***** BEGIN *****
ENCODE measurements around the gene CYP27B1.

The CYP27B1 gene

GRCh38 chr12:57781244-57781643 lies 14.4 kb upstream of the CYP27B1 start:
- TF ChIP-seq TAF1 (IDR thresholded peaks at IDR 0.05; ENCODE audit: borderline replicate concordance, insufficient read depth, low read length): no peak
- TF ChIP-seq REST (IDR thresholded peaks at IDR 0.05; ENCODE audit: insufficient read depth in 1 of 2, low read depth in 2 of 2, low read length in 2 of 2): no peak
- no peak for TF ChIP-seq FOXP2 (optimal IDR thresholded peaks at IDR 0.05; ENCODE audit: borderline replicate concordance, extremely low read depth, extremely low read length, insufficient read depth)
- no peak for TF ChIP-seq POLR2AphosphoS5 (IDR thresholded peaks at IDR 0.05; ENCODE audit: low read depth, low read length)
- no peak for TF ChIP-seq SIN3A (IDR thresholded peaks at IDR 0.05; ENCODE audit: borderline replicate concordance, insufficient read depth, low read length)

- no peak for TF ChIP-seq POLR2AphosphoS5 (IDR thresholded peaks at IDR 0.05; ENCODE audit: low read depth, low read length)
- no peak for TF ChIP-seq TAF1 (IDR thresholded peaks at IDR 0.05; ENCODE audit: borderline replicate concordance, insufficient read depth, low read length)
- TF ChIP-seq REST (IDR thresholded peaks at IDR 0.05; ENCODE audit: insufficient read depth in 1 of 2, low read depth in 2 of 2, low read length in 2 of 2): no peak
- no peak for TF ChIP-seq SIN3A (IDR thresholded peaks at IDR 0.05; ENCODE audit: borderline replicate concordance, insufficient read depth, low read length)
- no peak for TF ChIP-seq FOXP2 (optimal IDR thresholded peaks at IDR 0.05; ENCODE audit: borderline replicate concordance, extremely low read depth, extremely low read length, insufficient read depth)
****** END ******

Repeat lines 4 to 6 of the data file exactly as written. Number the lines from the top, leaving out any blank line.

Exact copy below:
- TF ChIP-seq TAF1 (IDR thresholded peaks at IDR 0.05; ENCODE audit: borderline replicate concordance, insufficient read depth, low read length): no peak
- TF ChIP-seq REST (IDR thresholded peaks at IDR 0.05; ENCODE audit: insufficient read depth in 1 of 2, low read depth in 2 of 2, low read length in 2 of 2): no peak
- no peak for TF ChIP-seq FOXP2 (optimal IDR thresholded peaks at IDR 0.05; ENCODE audit: borderline replicate concordance, extremely low read depth, extremely low read length, insufficient read depth)